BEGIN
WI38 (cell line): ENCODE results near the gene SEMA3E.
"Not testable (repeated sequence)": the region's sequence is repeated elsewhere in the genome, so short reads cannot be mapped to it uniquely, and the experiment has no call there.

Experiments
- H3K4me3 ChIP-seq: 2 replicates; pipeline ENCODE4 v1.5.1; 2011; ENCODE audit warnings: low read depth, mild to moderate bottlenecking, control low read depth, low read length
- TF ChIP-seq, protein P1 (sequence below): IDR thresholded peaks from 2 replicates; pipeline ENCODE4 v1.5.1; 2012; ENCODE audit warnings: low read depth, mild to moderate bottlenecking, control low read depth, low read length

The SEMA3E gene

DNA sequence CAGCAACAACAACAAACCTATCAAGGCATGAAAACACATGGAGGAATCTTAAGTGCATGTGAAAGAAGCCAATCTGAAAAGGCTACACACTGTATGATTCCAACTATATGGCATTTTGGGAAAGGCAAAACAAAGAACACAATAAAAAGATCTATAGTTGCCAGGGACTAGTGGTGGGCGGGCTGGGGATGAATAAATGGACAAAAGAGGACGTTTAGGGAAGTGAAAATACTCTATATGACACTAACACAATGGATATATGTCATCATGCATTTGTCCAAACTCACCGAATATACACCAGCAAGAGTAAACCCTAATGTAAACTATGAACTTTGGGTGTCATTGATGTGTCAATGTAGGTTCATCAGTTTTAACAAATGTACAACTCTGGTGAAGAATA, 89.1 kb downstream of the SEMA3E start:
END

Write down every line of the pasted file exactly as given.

WI38 (cell line): ENCODE results near the gene SEMA3E.
"Not testable (repeated sequence)": the region's sequence is repeated elsewhere in the genome, so short reads cannot be mapped to it uniquely, and the experiment has no call there.

Experiments
- H3K4me3 ChIP-seq: 2 replicates; pipeline ENCODE4 v1.5.1; 2011; ENCODE audit warnings: low read depth, mild to moderate bottlenecking, control low read depth, low read length
- TF ChIP-seq, protein P1 (sequence below): IDR thresholded peaks from 2 replicates; pipeline ENCODE4 v1.5.1; 2012; ENCODE audit warnings: low read depth, mild to moderate bottlenecking, control low read depth, low read length

The SEMA3E gene

DNA sequence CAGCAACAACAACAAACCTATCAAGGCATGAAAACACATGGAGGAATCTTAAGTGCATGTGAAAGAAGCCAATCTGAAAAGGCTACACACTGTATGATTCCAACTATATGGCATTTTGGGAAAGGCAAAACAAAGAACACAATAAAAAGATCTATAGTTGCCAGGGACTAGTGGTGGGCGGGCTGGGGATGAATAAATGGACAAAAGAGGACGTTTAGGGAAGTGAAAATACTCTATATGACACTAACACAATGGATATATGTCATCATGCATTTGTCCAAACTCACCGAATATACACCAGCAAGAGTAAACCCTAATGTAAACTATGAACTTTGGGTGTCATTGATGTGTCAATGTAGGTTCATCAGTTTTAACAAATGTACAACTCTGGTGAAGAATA, 89.1 kb downstream of the SEMA3E start: